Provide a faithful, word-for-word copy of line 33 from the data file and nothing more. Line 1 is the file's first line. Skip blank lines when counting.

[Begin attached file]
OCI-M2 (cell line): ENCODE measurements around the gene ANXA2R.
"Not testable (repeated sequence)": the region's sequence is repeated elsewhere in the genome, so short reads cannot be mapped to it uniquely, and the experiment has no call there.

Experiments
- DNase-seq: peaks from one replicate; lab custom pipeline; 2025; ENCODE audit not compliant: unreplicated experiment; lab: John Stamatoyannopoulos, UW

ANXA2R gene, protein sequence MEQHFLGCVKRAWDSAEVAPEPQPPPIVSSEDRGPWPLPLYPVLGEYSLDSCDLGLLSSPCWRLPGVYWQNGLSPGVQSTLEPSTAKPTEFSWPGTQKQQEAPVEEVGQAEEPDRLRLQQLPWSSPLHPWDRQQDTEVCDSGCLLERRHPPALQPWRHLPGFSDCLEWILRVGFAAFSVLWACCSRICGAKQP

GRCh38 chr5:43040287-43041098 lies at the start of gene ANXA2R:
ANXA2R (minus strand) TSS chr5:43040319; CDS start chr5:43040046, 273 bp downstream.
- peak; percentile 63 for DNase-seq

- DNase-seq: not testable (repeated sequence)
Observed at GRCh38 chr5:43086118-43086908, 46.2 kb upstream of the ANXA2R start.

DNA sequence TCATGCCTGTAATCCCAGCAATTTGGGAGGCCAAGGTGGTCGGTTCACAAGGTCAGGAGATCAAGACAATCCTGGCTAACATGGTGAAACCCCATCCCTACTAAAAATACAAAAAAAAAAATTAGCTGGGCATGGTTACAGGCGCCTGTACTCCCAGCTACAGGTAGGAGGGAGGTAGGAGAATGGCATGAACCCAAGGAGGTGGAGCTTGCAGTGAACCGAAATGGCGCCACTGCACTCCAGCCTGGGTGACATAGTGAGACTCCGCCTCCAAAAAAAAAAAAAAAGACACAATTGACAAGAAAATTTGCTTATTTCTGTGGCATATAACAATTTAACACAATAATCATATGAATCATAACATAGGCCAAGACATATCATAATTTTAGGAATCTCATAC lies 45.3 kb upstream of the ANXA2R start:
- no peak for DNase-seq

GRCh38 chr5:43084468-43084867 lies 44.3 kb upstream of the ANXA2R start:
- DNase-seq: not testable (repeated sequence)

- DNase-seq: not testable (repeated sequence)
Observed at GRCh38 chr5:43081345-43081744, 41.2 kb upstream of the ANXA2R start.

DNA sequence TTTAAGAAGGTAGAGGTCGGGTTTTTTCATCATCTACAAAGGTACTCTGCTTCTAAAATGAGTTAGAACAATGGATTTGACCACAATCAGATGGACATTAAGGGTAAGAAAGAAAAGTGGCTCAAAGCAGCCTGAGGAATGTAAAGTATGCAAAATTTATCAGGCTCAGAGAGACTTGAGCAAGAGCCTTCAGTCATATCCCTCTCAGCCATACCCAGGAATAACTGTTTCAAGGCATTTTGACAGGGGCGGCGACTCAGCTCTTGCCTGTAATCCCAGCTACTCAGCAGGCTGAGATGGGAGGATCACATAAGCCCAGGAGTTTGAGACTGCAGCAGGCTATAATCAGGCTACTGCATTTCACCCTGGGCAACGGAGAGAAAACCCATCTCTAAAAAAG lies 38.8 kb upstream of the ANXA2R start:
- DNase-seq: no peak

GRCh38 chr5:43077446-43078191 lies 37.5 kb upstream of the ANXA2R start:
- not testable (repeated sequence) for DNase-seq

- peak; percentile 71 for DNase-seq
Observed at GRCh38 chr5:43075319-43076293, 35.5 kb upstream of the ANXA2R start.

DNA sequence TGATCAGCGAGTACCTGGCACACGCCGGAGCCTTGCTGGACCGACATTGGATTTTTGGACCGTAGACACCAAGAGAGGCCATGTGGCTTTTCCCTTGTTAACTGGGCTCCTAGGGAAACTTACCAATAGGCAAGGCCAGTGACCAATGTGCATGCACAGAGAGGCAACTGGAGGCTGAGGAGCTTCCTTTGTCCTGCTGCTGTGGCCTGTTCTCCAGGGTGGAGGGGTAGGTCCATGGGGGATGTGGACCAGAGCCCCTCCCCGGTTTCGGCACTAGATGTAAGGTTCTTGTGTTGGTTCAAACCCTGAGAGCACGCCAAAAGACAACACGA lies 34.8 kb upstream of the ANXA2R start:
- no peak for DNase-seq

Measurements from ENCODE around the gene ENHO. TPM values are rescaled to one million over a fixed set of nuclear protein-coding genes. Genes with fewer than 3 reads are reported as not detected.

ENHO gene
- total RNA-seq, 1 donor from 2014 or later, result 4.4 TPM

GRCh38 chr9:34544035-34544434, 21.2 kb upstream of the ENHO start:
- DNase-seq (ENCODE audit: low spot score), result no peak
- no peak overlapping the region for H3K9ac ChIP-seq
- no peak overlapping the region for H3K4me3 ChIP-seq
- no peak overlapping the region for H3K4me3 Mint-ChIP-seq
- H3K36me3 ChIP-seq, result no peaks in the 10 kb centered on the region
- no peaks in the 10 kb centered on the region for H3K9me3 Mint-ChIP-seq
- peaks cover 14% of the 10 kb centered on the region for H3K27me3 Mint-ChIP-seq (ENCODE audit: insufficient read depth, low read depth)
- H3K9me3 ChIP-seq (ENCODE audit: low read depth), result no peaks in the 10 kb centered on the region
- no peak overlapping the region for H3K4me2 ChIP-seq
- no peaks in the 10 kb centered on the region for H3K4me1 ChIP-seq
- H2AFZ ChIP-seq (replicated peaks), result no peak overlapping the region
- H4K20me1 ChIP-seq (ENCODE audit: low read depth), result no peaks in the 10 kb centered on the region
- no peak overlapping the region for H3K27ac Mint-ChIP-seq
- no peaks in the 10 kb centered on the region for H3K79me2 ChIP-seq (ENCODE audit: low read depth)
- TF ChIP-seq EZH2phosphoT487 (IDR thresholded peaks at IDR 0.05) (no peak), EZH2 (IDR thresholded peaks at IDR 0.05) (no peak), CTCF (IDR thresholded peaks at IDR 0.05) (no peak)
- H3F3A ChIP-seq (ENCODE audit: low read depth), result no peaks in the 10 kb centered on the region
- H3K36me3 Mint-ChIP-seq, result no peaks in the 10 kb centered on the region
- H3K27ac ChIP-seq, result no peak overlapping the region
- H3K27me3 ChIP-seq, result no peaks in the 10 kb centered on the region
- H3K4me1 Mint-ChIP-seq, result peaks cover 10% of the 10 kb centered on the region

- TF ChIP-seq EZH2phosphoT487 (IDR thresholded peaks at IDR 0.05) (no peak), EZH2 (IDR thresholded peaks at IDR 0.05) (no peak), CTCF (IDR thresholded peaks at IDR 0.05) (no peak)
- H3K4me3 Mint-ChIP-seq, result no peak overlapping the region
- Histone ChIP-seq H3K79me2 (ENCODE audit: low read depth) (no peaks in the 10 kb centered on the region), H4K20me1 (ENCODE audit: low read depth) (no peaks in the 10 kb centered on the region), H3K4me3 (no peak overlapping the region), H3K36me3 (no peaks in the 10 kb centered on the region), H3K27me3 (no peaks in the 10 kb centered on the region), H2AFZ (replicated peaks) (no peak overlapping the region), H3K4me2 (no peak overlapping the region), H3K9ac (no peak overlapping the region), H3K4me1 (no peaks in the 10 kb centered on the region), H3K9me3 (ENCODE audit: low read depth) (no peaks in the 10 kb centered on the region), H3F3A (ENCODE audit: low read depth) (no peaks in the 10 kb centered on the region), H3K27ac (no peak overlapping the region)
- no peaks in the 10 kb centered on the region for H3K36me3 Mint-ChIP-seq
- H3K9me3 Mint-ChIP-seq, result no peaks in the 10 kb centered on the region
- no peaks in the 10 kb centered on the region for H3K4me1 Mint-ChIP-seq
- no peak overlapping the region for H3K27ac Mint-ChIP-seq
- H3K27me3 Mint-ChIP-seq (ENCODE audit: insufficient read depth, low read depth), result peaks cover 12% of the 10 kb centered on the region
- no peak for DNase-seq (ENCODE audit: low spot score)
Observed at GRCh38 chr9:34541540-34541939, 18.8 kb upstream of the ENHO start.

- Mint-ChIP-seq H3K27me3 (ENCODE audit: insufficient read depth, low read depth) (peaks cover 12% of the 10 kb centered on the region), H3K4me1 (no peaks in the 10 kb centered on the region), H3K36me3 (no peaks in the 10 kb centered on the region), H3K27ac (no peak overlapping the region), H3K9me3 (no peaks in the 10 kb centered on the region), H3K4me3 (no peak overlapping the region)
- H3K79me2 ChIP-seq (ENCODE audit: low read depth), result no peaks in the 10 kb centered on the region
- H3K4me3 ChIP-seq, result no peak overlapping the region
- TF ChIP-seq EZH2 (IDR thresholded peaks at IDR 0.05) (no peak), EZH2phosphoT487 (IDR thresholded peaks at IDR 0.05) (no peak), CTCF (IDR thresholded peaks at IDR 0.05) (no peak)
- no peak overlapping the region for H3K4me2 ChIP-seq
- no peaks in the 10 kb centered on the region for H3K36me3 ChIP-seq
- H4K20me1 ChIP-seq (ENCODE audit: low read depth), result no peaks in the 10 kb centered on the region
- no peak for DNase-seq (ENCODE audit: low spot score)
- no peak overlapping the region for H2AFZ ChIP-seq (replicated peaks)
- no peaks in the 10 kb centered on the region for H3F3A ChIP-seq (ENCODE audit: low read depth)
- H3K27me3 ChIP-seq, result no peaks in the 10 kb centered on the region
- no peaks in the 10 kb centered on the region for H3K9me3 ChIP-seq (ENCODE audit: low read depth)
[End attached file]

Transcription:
- H3K36me3 ChIP-seq, result no peaks in the 10 kb centered on the region